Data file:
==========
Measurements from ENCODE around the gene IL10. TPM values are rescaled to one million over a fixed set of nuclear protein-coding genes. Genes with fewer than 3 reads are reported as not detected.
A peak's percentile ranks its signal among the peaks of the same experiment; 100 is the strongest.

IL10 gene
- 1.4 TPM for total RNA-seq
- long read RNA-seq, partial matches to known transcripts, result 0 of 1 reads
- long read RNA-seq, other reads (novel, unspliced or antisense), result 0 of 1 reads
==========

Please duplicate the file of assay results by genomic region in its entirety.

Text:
Measurements from ENCODE around the gene IL10. TPM values are rescaled to one million over a fixed set of nuclear protein-coding genes. Genes with fewer than 3 reads are reported as not detected.
A peak's percentile ranks its signal among the peaks of the same experiment; 100 is the strongest.

IL10 gene
- 1.4 TPM for total RNA-seq
- long read RNA-seq, partial matches to known transcripts, result 0 of 1 reads
- long read RNA-seq, other reads (novel, unspliced or antisense), result 0 of 1 reads